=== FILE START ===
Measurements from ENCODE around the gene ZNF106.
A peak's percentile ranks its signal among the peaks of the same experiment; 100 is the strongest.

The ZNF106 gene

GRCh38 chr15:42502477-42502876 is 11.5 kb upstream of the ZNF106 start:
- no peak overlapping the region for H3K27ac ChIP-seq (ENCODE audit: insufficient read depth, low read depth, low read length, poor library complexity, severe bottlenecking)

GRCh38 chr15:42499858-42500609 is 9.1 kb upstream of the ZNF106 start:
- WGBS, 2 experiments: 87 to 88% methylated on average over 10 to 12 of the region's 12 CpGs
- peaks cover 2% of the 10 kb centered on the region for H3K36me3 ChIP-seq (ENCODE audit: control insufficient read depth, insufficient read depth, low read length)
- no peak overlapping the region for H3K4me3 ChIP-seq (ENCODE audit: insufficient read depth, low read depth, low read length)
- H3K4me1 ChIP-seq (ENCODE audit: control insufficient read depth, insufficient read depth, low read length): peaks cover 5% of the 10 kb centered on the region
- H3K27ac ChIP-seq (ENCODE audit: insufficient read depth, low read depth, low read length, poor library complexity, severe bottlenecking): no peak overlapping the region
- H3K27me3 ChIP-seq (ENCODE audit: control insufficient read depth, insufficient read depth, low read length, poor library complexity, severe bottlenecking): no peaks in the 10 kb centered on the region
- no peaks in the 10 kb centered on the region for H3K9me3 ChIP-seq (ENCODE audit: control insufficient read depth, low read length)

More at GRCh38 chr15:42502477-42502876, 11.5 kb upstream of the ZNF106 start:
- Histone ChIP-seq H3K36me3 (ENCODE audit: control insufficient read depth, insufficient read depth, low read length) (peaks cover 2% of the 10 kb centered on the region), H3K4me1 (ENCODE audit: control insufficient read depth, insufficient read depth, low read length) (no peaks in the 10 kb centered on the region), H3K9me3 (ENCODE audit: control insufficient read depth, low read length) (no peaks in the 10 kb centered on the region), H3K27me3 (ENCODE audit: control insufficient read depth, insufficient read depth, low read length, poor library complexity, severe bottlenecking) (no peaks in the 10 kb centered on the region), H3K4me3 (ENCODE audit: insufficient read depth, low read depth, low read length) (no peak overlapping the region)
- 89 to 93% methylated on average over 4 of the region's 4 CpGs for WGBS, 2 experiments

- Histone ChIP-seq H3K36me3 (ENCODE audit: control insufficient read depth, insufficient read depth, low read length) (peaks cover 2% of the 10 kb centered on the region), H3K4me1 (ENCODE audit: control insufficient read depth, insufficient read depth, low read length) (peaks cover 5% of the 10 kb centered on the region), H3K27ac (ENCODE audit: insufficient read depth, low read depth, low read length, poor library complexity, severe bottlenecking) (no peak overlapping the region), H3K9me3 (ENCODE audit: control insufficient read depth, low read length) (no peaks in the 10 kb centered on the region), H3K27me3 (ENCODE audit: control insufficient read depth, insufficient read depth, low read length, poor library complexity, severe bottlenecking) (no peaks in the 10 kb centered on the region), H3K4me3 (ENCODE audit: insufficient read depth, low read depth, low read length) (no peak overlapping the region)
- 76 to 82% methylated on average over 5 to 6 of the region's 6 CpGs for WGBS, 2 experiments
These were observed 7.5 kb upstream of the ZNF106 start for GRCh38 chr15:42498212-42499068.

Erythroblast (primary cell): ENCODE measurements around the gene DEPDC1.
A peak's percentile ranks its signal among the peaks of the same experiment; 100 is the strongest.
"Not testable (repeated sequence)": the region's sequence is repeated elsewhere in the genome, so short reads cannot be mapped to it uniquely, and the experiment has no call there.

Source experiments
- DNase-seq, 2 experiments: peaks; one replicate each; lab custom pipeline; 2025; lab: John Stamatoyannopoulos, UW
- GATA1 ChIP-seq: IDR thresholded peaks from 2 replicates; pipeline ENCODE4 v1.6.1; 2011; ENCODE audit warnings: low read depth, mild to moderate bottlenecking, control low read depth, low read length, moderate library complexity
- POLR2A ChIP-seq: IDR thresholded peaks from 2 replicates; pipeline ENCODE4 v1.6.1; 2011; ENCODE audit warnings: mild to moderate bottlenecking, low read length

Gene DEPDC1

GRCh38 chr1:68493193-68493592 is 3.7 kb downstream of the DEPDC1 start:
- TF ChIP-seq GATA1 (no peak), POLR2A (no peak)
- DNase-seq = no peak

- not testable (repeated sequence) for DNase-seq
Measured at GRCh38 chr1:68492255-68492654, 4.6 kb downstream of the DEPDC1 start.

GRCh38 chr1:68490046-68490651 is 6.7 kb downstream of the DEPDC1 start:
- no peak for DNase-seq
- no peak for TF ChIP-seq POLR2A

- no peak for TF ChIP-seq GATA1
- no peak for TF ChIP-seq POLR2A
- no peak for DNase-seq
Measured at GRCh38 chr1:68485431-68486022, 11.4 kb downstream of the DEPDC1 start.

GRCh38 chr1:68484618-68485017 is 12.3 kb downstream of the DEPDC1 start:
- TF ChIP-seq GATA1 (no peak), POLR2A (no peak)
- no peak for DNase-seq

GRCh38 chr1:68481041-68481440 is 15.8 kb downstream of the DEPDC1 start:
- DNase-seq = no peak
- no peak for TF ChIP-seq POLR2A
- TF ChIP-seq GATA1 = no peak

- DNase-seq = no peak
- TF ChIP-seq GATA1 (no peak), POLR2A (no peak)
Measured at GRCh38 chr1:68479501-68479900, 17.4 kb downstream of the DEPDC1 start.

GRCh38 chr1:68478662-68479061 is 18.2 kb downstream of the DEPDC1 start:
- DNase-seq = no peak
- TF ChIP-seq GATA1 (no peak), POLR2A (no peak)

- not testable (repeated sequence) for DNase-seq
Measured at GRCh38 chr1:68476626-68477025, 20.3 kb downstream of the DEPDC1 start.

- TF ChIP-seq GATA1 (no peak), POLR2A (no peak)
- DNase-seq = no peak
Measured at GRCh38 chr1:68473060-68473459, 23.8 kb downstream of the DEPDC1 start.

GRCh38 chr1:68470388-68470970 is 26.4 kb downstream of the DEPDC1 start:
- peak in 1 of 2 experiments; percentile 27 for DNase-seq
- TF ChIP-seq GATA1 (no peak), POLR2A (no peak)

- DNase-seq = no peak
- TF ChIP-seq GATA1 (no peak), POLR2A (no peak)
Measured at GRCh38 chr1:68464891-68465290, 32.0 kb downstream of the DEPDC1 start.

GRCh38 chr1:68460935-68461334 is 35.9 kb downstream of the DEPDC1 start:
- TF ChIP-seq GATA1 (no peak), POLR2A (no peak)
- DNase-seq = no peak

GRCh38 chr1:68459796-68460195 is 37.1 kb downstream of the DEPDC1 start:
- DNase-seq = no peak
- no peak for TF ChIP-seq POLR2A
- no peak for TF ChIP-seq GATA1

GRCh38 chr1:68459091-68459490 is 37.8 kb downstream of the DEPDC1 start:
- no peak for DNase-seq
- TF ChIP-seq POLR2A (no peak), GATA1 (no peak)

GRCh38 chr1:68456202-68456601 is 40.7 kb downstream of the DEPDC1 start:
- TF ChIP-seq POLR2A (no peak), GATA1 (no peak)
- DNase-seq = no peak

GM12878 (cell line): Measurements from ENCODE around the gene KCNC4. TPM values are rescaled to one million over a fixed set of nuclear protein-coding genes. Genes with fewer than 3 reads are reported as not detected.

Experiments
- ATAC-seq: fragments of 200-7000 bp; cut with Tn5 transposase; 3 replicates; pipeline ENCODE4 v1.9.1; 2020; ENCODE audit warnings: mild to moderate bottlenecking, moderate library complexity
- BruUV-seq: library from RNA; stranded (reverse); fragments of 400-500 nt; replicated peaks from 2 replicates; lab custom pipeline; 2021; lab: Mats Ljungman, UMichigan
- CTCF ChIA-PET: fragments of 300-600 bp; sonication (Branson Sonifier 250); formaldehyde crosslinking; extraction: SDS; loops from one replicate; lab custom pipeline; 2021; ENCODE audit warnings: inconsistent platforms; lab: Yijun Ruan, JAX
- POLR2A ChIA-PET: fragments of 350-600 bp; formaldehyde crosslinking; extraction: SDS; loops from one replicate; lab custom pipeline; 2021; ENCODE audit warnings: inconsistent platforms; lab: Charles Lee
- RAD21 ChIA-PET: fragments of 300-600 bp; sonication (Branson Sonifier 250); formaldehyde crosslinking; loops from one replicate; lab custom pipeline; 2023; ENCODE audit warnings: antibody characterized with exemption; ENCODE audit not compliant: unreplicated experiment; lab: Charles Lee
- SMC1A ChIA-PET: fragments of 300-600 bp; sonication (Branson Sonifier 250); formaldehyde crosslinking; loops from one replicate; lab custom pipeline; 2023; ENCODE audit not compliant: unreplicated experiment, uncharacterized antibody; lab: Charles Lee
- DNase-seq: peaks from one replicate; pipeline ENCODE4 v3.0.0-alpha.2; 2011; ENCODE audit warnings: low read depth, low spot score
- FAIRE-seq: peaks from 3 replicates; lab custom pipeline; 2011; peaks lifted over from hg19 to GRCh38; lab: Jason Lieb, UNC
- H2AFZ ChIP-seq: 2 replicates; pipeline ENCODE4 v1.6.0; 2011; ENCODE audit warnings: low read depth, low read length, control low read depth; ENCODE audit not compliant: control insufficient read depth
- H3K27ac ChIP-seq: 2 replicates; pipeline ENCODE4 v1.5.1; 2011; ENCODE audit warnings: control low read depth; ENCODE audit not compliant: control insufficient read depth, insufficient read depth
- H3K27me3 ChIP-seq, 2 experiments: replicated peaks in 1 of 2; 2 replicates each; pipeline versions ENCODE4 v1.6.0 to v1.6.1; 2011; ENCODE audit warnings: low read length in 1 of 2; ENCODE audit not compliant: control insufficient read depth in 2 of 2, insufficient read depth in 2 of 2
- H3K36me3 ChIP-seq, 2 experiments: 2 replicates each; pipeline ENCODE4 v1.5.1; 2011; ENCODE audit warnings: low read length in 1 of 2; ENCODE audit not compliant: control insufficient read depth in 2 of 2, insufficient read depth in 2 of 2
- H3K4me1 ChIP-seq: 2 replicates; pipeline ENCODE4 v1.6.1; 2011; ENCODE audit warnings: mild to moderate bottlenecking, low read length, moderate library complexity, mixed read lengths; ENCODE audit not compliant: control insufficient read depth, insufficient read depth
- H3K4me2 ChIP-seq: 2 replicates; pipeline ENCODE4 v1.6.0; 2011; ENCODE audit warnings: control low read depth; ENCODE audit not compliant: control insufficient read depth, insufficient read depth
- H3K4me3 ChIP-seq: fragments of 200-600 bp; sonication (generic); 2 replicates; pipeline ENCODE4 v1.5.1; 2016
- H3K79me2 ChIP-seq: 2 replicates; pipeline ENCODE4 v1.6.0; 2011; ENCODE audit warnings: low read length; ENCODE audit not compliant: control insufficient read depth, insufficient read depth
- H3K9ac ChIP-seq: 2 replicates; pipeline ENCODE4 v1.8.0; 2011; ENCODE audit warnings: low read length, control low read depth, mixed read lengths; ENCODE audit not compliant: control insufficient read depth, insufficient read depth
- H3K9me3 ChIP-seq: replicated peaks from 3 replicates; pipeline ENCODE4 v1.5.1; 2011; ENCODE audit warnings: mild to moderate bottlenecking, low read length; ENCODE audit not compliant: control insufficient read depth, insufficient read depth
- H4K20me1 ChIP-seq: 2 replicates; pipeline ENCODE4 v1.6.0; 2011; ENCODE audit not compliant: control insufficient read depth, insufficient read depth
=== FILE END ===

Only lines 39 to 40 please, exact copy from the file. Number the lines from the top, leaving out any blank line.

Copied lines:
Measured at GRCh38 chr1:68485431-68486022, 11.4 kb downstream of the DEPDC1 start.

GRCh38 chr1:68484618-68485017 is 12.3 kb downstream of the DEPDC1 start: